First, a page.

Carving out a career incustom furniture

Nick Howard majored in mechanical engineering in college and has now found his life’s calling – only it’s not in engineering.

Instead, Howard, 28, is a partner in a burgeoning furniture-design business based in Sonoma, known as Lely Howard.

While Howard was attending Sonoma Valley High, he was never sure what he wanted his career to be, though he liked working with his hands.

“I loved my three years of metal shop with Mr. [Mark] Lea,” he said. “I’ve also always been into science, working with things, wrenching with stuff.”

After graduating in 2007, he worked in construction but found that it wasn’t quite to his liking. “After swinging a hammer for a couple years, I thought, ‘I don’t think this is quite what I want to do.’” So he went to college, and got his mechanical engineering degree from San Francisco State University in 2014.

A family friend, Chris Lely, SVHS ’69, had retired from construction and was crafting furniture, as he and his wife had an interest in antiques. Howard soon caught on to the hobby.

“If Chris had a table or something he was working on or if he needed a hand lifting something, I would come over and help,” said Howard. Soon, their shared interest in crafting furniture seemed less like a hobby and more like an opportunity.

“I think, especially when the economy started tanking, it was a way for him, building furniture and selling it, to make a little extra money on the side. He and I partnered, figured we’d build a bunch of tables, sell them, and that would be the end of this.”

However, Howard and Lely saw interest in their work and continued to create and design furniture.

“In 2012, while I was still in college, an opportunity arose for us to purchase a large amount of reclaimed wood from an old grainary in Petaluma, that was when I really got more involved,” said Howard. “Our work was becoming more and more popular, and we started doing more custom projects.”

After Howard got his degree, he found himself at a crossroads, deciding between joining Lely full time and pursuing an engineering career.

“Do I walk away from this?” he wondered. “Just when it was becoming more and more successful?”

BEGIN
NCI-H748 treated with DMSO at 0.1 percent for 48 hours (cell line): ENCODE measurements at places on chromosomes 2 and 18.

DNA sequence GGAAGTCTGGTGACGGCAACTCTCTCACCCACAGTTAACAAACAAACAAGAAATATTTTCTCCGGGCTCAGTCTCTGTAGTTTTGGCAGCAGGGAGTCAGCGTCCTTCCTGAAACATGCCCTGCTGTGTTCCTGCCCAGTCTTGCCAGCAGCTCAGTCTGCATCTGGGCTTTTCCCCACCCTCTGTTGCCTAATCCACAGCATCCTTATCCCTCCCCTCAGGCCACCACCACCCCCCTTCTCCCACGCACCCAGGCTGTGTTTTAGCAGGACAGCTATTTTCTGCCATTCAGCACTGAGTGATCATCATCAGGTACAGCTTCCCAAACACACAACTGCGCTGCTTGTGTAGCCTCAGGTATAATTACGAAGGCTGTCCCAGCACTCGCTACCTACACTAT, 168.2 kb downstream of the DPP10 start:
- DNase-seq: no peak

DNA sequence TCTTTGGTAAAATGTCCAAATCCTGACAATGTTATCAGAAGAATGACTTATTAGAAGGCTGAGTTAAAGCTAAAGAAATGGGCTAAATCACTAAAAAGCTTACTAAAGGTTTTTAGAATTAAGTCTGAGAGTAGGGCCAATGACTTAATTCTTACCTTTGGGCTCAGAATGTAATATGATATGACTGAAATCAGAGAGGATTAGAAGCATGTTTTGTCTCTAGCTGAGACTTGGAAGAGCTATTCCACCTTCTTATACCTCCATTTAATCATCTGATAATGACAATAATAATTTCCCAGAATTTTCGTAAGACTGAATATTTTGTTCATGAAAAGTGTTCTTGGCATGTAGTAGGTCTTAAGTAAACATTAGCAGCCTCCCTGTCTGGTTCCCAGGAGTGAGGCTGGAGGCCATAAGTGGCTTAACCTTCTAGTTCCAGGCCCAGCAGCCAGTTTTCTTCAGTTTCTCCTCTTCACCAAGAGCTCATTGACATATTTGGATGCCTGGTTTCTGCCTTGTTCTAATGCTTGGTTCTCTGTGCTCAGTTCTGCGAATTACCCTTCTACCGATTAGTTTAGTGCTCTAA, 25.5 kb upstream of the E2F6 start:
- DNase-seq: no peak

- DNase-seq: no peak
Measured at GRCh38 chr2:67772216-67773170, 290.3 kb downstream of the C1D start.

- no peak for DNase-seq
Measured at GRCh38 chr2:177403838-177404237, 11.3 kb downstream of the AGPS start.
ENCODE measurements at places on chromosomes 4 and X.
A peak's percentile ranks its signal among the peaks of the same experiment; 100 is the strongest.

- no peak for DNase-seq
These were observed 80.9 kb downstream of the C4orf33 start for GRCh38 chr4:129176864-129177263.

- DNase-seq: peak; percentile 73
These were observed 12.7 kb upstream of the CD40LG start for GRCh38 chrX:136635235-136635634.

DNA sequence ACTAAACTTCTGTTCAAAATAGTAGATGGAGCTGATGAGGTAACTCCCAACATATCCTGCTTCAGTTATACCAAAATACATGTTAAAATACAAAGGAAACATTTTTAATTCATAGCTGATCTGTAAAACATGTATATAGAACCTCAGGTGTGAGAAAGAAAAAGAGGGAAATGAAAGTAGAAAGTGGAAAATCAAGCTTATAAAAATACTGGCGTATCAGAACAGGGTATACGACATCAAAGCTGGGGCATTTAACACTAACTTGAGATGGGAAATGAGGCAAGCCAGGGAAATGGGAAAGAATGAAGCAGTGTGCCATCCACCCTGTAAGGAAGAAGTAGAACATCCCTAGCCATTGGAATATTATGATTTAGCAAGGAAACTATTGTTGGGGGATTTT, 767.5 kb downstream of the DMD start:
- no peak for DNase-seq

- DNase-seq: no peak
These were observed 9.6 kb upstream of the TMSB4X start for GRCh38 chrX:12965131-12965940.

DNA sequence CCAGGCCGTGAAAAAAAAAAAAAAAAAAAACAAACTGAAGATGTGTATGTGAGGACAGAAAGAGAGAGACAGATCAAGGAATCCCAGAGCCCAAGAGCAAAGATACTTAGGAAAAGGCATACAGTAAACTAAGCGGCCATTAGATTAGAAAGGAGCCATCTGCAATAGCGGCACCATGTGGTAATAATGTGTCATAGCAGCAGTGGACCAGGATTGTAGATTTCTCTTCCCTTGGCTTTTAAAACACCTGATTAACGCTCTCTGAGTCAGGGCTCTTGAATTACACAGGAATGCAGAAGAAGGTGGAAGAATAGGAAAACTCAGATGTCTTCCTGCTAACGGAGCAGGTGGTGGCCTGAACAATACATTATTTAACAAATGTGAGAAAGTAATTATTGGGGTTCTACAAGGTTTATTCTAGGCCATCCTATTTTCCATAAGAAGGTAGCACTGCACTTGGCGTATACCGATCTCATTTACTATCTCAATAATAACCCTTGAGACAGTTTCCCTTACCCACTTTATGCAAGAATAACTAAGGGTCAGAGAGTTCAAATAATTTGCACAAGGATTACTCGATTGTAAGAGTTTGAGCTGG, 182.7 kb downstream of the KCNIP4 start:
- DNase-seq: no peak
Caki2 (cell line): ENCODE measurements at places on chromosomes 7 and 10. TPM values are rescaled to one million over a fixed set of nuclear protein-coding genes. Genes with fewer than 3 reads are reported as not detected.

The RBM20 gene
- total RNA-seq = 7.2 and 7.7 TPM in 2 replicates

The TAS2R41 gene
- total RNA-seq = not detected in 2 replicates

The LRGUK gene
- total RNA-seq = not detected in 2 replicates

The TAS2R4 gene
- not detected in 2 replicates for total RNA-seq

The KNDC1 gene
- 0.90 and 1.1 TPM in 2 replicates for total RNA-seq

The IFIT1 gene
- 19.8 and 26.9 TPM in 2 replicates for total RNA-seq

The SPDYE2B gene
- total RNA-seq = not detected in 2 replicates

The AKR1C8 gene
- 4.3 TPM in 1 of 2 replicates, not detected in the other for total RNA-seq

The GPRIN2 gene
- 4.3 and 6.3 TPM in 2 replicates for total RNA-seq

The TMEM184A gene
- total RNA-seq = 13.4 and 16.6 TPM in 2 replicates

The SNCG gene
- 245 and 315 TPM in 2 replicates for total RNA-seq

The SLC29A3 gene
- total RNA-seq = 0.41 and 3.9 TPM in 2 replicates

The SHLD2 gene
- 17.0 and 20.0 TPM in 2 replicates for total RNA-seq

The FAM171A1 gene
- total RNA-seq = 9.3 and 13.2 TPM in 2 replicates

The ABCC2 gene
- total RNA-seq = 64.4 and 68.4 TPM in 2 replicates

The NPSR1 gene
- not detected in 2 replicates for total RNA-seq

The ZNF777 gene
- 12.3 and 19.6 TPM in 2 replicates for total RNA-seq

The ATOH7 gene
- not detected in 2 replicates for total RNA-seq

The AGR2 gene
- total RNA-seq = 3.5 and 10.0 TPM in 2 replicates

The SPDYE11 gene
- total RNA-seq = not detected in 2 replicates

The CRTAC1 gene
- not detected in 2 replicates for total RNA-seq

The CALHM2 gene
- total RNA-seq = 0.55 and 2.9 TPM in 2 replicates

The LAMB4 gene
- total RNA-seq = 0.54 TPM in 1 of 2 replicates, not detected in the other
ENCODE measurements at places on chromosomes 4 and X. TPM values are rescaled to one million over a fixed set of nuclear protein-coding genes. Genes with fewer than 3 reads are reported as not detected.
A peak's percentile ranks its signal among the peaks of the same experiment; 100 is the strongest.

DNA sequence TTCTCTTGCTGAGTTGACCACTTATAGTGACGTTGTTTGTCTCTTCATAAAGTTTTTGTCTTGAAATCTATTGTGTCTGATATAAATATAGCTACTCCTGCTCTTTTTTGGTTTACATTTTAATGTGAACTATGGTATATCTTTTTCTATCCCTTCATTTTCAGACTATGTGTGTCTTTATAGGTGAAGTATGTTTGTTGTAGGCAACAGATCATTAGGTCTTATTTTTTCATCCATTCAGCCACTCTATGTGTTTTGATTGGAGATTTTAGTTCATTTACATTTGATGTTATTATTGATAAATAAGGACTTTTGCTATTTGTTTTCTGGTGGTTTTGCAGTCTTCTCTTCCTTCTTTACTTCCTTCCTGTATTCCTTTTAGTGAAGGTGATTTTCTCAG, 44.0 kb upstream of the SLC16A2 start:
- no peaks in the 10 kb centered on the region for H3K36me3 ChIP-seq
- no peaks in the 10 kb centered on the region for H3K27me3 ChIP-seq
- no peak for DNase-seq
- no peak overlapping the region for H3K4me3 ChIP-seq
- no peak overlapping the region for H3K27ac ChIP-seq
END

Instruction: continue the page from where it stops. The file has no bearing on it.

Howard ultimately figured that the risk was worth it. “I knew I would always regret it if I didn’t try it. I knew it was something I had to do whether it succeeded or not. I chose to stick with this, and I’ve been happy ever since.”

Howard believes working with wood suits him well.

“What I like about building tables is that everything’s different, everything from the design process to the building, the ordering,” said Howard. “So it’s a little more unique. It’s a little nicer working in a shop as opposed to on a roof.”

Howard says that starting his and Lely’s company, now operating out of a barn in Schellville, has not been completely smooth sailing.

“Getting a reputation for yourself is the hardest part,” said Howard. “Especially with Yelp and all that. One bad review can be crippling for a company.”

Dining tables at Lely Howard range from $1,500 to $3,000, and coffee tables for less, but the partners have built some very unique pieces that are much more.

Howard attributes much of the business’s success to a surge in popularity of the reclaimed style in which Lely Howard has found its niche.

“The whole reclaimed market right now has really taken off,” he said. “Everyone wants reclaimed furniture, reclaimed wood, reclaimed steel - that industrial look. Those are really our most popular styles. The wood we use has got a history to it. It’s got a lot of character to it.”

He says that his favorite pieces to build are when he is working with a client to create something they have never built before.

“I think our customer service gives us a certain edge against our competitors,” Howard said. “We want our work to be exactly what customers want. We don’t want them to have to settle in any way. Sometimes they have been looking for a year or more to find that perfect table with no success until they meet us.”

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